BBC SSO/Budapest Bar
City Halls, Glasgow
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WITH the BBC Scottish Symphony Orchestra already effectively installed as the house band of Celtic Connections (playing the music of Martyn Bennett last year and Laura Marling to open the 2017 programme), the festival's artistic director Donald Shaw clearly has an ally in relatively new chief conductor Thomas Dausgaard. The first half programme here was a genius interweaving of six of Brahms' Hungarian Dances (three in orchestrations by Dausgaard himself), with four Schubert songs, as orchestrated by Brahms and sung by young baritone of the moment Benjamin Appl, and contributions from five-piece Hungarian gypsy band, Budapest Bar, featuring flamboyant guest fiddle Roby Lakatos (in generously-cut wet-look morning dress – eat your heart out Maxim Vengerov).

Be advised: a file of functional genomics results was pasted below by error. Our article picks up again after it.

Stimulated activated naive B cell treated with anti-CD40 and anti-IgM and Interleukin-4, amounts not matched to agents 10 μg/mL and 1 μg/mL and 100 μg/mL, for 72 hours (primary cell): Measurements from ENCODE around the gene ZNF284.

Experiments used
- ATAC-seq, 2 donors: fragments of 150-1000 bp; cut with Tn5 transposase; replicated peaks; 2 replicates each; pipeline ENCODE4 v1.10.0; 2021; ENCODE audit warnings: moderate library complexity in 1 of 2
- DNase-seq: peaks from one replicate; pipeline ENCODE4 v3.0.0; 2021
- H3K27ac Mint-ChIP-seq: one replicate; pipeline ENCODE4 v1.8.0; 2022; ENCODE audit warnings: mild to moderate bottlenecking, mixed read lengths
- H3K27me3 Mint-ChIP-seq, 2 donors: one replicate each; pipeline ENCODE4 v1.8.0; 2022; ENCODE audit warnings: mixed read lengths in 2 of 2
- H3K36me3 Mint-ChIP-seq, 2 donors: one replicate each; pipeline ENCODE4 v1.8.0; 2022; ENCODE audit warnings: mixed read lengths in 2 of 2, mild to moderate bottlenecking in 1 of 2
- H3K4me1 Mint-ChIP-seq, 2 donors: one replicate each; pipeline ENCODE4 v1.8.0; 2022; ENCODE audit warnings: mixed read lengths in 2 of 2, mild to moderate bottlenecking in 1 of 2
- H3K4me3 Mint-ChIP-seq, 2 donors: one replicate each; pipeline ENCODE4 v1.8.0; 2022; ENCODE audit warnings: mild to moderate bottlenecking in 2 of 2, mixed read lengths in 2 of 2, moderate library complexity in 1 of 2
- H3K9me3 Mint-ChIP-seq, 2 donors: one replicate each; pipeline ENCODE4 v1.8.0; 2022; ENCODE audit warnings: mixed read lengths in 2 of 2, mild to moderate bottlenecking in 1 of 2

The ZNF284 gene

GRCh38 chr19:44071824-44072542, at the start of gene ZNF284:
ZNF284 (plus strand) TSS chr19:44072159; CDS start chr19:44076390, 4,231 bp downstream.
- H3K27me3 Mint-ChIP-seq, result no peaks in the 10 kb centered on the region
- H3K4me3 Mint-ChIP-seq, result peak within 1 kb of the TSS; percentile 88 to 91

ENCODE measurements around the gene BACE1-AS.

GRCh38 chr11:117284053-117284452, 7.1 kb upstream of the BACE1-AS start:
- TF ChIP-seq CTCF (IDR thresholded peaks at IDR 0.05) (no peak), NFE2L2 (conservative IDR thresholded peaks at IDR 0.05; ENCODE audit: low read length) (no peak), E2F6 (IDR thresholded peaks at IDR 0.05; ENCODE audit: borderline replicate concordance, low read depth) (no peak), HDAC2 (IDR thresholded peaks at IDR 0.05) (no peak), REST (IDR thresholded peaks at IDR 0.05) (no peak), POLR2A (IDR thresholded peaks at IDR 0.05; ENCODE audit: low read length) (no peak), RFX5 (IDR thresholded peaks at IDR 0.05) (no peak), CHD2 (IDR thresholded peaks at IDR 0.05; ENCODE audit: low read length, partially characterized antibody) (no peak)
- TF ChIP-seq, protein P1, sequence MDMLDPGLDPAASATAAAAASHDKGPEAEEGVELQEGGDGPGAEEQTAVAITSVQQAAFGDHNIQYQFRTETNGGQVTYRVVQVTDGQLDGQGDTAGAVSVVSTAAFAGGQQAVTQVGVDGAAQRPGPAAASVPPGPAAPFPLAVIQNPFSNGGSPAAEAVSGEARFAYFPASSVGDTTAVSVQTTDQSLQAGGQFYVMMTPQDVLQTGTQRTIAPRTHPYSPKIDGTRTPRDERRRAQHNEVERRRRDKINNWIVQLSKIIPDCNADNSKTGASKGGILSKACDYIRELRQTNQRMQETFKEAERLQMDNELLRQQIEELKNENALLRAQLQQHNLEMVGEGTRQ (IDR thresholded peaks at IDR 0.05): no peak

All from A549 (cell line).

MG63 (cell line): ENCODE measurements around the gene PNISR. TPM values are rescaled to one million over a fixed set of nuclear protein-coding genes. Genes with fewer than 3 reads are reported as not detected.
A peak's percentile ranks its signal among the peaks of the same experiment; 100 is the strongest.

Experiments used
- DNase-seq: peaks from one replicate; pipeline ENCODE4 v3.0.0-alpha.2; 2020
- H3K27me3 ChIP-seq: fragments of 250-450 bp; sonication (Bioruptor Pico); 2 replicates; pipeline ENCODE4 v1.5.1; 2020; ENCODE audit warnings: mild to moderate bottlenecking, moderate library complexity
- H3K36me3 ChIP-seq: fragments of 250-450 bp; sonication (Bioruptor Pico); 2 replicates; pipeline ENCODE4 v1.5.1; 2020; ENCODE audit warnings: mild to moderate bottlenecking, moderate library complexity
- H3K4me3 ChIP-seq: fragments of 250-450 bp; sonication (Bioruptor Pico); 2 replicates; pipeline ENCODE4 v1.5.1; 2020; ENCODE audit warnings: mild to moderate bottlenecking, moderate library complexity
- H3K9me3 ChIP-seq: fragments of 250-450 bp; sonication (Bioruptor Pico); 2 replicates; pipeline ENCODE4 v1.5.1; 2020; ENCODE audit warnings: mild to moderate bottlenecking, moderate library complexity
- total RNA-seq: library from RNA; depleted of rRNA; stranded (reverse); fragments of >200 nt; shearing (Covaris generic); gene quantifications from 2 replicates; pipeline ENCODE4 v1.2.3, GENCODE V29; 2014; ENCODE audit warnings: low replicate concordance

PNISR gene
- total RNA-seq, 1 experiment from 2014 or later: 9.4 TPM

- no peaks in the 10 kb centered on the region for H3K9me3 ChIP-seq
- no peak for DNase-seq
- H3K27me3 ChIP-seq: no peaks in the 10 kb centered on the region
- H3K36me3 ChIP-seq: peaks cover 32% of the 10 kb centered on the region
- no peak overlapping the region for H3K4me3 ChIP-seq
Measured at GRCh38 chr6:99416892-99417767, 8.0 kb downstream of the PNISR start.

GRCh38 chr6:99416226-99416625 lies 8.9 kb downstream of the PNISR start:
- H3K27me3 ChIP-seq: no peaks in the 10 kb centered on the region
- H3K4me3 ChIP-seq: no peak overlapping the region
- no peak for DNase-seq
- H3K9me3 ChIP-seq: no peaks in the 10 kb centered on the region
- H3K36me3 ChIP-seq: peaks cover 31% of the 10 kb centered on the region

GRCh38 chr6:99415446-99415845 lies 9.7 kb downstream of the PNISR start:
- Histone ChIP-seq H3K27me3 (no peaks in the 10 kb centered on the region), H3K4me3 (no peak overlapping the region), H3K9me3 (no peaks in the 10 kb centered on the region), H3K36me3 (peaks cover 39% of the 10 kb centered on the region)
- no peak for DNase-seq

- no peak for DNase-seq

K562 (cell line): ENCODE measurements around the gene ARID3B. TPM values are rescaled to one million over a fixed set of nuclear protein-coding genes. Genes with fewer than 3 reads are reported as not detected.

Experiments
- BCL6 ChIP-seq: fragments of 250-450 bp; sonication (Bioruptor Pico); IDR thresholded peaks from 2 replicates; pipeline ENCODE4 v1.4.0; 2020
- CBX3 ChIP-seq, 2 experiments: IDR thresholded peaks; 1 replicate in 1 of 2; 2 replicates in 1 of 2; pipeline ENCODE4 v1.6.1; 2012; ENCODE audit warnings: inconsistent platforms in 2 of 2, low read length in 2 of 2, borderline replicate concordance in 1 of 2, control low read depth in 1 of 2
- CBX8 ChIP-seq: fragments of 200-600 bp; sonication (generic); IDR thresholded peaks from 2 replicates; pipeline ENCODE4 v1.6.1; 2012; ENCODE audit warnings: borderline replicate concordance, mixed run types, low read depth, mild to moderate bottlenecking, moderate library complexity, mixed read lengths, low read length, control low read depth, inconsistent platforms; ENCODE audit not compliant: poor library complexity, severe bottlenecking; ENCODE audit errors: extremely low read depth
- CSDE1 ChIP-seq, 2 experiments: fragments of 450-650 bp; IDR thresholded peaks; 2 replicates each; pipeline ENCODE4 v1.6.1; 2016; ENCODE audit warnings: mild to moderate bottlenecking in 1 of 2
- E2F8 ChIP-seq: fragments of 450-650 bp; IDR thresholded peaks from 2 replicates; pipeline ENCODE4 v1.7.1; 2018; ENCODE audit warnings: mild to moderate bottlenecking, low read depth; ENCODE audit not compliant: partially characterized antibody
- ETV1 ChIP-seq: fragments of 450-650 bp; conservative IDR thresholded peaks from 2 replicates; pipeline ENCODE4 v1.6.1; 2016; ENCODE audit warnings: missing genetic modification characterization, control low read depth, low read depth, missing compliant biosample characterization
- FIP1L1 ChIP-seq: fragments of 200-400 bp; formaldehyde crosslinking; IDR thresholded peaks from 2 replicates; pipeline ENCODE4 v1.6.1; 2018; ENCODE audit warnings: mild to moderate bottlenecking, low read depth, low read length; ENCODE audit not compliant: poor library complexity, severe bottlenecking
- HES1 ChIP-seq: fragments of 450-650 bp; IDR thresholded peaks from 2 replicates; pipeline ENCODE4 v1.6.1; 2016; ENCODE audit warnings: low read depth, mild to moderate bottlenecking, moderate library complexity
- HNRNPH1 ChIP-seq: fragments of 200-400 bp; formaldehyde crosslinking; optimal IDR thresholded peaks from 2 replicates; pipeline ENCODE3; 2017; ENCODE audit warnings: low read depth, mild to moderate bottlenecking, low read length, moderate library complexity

As you can hear by tuning in to Friday's afternoon concert on Radio 3, "Brahms in Budapest" was a superb concept, brilliantly sequenced and quite immaculately performed by everyone involved, in defiance of curtailed rehearsal time. Produced to move slickly through its various elements, it might actually have been improved by the audience sitting on their hands until the end, but listeners in the hall could hardly been blamed for expressing their enthusiasm, especially for the fireworks provided by Lakatos and the band. Appl could hardly be expected to compete, but his poised contributions were an important counterbalance.
Dausgaard and the SSO should get the lion's share of the credit though. The variety of the music these players have turned their hands to in the past six weeks is quite astonishing, and when Dausgaard directed (from memory) Brahms Second Symphony after the interval, they made clear how superbly they also play the core repertoire.